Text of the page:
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Microplastics in water may carry bacteria that can harm our health

Microplastics in water can harm your health. Picture: Jacques Naude/African News Agency (ANA)

Microplastics in water can harm your health. Picture: Jacques Naude/African News Agency (ANA)

Published Aug 22, 2019


London - A UN report has warned of hazards linked to plastic pollution in drinking water – including the risk that fragments might carry harmful bacteria.

The report by the World Health Organisation warned that very little research had been carried out on microplastics in drinking water.

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It said all drinking water – both from the tap and in bottles – now contained microplastic particles, but the direct effects on the body of consuming them are not yet known.

While larger microplastic particles are passed out of our bodies, smaller particles could potentially be absorbed into our organs, the report suggested.

It added microplastics had the potential to carry disease-causing bacteria and help bacteria become resistant to antibiotics.

The report says drinking-water suppliers and regulators should prioritise removing disease-causing bacteria and harmful chemicals from the water supply, as that would also remove microplastics.

Ultimately, the best solution is to stop polluting the world with plastics, it said. WHO spokesperson Dr Maria Neira said: "We urgently need to know more about the health impact of microplastics because they are everywhere – including in our drinking water.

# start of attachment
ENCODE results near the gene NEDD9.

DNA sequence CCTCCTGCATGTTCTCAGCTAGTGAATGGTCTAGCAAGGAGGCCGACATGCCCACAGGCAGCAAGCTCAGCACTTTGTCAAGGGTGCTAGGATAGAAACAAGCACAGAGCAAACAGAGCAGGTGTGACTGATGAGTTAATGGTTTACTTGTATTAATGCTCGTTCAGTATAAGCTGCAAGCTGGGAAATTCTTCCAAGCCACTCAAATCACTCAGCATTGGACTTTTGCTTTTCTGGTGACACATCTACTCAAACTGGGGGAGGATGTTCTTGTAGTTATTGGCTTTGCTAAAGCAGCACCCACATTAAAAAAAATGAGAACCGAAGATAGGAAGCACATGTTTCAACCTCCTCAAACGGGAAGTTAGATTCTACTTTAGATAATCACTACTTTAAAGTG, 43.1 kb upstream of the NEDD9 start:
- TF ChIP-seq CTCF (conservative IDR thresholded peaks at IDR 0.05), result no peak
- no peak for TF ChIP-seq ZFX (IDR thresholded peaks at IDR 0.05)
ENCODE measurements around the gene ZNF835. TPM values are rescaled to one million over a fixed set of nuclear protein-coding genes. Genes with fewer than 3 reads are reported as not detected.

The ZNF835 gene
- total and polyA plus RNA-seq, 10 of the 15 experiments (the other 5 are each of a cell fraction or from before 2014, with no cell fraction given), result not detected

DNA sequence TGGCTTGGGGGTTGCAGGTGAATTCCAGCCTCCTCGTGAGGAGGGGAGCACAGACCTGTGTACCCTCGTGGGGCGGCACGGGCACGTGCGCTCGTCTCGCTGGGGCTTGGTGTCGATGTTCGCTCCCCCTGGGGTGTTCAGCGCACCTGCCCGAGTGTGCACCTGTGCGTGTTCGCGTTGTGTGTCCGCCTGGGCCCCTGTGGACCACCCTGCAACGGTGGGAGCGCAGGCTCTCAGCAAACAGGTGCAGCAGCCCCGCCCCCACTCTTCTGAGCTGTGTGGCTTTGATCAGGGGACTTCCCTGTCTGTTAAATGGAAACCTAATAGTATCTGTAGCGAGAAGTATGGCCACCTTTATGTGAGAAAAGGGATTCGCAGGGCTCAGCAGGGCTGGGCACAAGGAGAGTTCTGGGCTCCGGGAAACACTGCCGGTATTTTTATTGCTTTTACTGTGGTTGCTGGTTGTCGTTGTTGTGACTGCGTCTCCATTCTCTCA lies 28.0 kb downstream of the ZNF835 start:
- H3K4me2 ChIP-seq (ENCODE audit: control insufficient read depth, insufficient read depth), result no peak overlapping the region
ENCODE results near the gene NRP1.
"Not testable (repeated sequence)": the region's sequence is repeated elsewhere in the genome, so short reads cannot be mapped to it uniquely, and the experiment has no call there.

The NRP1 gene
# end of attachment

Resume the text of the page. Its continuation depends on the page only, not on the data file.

"Based on the limited information we have, microplastics in drinking water don’t appear to pose a health risk at current levels. But we need to find out more. We also need to stop the rise in plastic pollution worldwide."

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Alice Horton, a microplastics researcher at the UK’s National Oceanography Centre, said: "This report highlights the need to improve our understanding of human exposure to microplastics from a variety of sources, including drinking water.

"There is no data available to show that microplastics pose a hazard to human health, however this does not necessarily mean they are harmless. It is essential to understand how and where exposure to microplastics is most likely, and to understand any possible health risks as a result of this exposure."

Javier Mateo-Sagasta, of the International Water Management Institute, said: "This latest report only adds to the growing body of evidence that microplastics are a huge issue, both for our health and for the environment, and that this needs urgent addressing."

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Friends of the Earth’s head of policy Mike Childs added: "More studies are urgently needed into the potential impact of microplastic pollution on our health and environment..."

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